Hiro Ohkura

Wellcome Investigator in Science and Professor of Cell Biology

Hiro Ohkura is a Wellcome Investigator in Science and Professor of Cell Biology at the University of Edinburgh. His group is studying the molecular regulation of meiotic chromosomes and spindle in oocytes using Drosophila as a model system. Hiro did his PhD study on fission yeast mitosis in Prof Yanagida's lab in Kyoto University, Japan. He then worked as a postdoc in Prof Glover's lab in Dundee University, UK, studying Drosophila mitosis as well as fission yeast mitosis. He was awarded a Wellcome Senior Fellowship in 1997 and has established his lab in the University of Edinburgh, UK. He held a Wellcome Senior Research Fellowship for 20 years before becoming a Wellcome Investigator in 2018.

Lab members

Fiona Cullen, Jule Nieken, Charlotte Repton, Emiliya Taskova, Dan Toddie-Moore, Gera Pavlova, Xiang Wan

A simple explanation of research in the Ohkura lab - Research in a Nutshell Videos


The meiotic spindle and chromosomes in oocytes

Accurate segregation of chromosomal DNA is essential for life. An error in this process could result in cell death or aneuploidy. Furthermore, chromosome segregation in oocytes is error-prone in humans, and mis-segregation is a major cause of infertility, miscarriages and birth defects. Chromosome segregation in oocytes shares many similarities with those in somatic divisions, but also has notable differences. Distinct features of oocytes potentially hinder accurate chromosome segregation. They include (1) lack of centrosomes, the major microtubule nucleation centres in mitosis, (2) exceptionally large cell volume, and (3) cell cycle arrests at two stages. Oocytes are likely to have specific molecular mechanisms which mitigate negative impacts of these features, but little is known about how oocytes set up the chromosome segregation machinery. Defining the oocyte-specific mechanisms would be crucial to understand error-prone chromosome segregation in human oocytes. Furthermore, it may provide an insight into whether and how cancer cells might gain resistance to anti-mitotic drugs by activating these pathways.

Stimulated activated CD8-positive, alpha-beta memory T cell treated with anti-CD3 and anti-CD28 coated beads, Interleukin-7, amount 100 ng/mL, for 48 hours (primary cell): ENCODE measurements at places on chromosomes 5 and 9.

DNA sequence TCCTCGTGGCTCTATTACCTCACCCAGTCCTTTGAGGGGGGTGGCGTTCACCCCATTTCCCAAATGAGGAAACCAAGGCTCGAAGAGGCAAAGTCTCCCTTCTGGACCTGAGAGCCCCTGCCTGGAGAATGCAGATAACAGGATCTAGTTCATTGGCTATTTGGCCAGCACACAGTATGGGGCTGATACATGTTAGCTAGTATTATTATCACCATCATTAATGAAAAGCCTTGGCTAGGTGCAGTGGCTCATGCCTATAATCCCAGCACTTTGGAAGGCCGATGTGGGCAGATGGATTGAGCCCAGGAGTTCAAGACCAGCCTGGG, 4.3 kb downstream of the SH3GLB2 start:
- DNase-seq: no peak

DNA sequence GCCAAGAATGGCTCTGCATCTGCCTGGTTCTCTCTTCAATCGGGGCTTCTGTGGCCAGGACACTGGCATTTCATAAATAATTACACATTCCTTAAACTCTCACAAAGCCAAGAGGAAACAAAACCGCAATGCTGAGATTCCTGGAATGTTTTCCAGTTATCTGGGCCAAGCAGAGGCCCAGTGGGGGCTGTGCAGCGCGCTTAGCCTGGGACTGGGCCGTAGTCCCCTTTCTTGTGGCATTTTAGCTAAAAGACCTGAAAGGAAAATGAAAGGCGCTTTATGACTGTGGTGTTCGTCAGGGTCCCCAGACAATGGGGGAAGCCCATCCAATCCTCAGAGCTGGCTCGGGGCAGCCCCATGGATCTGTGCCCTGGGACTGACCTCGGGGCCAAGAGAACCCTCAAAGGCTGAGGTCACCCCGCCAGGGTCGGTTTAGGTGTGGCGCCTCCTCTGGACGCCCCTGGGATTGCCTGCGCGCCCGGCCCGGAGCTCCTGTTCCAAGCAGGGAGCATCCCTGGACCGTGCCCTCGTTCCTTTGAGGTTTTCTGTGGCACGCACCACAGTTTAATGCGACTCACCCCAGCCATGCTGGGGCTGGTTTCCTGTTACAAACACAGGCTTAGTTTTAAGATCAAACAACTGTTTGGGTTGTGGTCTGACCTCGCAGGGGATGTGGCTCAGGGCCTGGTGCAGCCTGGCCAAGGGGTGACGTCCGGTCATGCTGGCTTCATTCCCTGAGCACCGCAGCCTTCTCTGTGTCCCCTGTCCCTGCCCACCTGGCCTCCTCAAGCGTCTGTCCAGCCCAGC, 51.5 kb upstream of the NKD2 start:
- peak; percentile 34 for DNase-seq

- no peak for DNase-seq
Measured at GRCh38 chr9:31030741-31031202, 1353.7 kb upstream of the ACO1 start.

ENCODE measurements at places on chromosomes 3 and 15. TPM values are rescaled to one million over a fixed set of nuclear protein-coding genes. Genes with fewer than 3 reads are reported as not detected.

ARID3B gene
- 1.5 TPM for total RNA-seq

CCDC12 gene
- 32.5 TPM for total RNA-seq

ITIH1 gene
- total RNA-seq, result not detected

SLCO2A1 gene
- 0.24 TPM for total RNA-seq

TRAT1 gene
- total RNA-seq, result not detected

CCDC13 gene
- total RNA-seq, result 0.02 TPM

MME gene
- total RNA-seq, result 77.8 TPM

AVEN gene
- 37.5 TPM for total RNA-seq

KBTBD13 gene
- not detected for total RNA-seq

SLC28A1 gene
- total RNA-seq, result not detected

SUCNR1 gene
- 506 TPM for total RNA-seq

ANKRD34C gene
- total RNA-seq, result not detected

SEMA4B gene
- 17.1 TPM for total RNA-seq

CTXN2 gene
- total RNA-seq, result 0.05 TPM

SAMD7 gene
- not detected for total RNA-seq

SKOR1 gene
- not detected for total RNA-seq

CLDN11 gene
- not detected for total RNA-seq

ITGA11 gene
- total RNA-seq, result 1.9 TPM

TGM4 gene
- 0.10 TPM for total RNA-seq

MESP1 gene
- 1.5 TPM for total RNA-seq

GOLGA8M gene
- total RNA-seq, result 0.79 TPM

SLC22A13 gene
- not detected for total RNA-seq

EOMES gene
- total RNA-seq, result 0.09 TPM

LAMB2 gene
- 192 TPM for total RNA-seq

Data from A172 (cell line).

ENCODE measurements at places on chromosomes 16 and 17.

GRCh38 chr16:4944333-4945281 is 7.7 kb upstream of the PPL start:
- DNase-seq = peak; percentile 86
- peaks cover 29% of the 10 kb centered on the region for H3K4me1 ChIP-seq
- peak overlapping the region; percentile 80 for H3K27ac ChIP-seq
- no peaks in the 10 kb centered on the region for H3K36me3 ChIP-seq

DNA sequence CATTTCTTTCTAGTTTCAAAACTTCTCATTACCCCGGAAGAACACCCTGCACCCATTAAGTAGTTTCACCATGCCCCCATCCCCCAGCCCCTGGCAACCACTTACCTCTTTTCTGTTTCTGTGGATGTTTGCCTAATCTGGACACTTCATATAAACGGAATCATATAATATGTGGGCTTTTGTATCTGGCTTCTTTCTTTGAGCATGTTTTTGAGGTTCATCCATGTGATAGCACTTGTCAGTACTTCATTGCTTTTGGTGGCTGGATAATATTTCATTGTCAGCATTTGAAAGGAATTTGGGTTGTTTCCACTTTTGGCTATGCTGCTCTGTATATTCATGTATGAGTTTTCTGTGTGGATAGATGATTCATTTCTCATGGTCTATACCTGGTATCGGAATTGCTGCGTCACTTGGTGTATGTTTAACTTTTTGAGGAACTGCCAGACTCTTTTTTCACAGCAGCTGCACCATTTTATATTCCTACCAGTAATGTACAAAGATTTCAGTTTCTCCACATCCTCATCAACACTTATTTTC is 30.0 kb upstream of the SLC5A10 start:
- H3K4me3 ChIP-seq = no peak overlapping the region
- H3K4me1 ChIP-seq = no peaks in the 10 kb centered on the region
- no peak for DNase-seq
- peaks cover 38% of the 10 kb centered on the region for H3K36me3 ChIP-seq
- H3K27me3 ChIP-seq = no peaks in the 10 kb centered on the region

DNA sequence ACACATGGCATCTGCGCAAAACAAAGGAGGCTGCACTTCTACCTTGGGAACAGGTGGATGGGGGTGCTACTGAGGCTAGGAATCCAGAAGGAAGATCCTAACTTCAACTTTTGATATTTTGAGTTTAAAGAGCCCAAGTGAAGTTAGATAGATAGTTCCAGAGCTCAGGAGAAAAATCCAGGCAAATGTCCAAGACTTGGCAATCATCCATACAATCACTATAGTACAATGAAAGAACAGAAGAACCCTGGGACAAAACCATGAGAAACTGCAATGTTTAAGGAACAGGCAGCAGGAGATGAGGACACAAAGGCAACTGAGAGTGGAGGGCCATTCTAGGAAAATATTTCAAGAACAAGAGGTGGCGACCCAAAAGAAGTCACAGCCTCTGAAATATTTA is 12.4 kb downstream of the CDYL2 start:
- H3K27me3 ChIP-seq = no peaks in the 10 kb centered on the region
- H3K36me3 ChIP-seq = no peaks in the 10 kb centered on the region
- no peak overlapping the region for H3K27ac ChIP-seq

To understand the molecular pathways which set up the chromosome segregation machinery in oocytes, we take advantage of Drosophila oocytes as a "discovery platform" because of their similarity to mammalian oocytes and suitability for a genetics-led mechanistic analysis. In Drosophila oocytes, as in human oocytes, meiotic chromosomes form a compact cluster called the karyosome within the nucleus. Later, meiotic chromosomes assemble a bipolar spindle without centrosomes in the large volume of the cytoplasm, and establish bipolar attachment. We have identified genes/proteins and regulations specifically important for chromosome organisation and/or spindle formation in oocytes.

The synaptonemal complex assembles during meiotic prophase I and assists faithful exchanges between homologous chromosomes, but how its assembly/ disassembly is regulated remains to be understood. We showed how two major post-translational modifications, phosphorylation and ubiquitination, cooperate to promote synaptonemal complex assembly. We found that the ubiquitin ligase complex SCF is important for assembly and maintenance of the synaptonemal complex in female meiosis. This function of SCF is mediated by two substrate-recognizing F-box proteins, Slmb/βTrcp and Fbxo42. SCF-Fbxo42 down-regulates the phosphatase subunit PP2A-B56, which is important for synaptonemal complex assembly and maintenance.
 

Selected publications:

Barbosa, P., Zhaunova, L., Debilio, S., Steccanella, V., Kelly, V., Ly, T., and Ohkura H. (2021) SCF-Fbxo42 promotes synaptonemal complex assembly by downregulating PP2A-B56. J. Cell Biol. 220, e202009167.

Costa, M. F. A., and Ohkura, H. (2019) The molecular architecture of the meiotic spindle is remodeled during metaphase arrest in oocytes. J. Cell Biol. 218, 2854-2864.

Romé, P., and Ohkura, H. (2018) A novel microtubule nucleation pathway for meiotic spindle assembly in oocytes. J. Cell Biol. 217, 3431-3445
 

SCF-Fbxo42 promotes synaptonemal complex assembly by downregulating PP2A-B56.
A. Two substrate-recognition subunits of SCF, Slmb/ βTrcp and Fbxo42, are required for synaptonemal complex assembly
B. Fbxo42 co-immunoprecipitates with PP2A and 14-3-3 in addition to SCF subunits
C. Fbxo42 downregulates the PP2A-B56 subunit Wrd
D. A schematic model showing that SCF-Fbxo42 down-regulates PP2A-B56 to tip the balance of phosphorylation towards synaptonemal complex assembly. Barbosa et al (2021).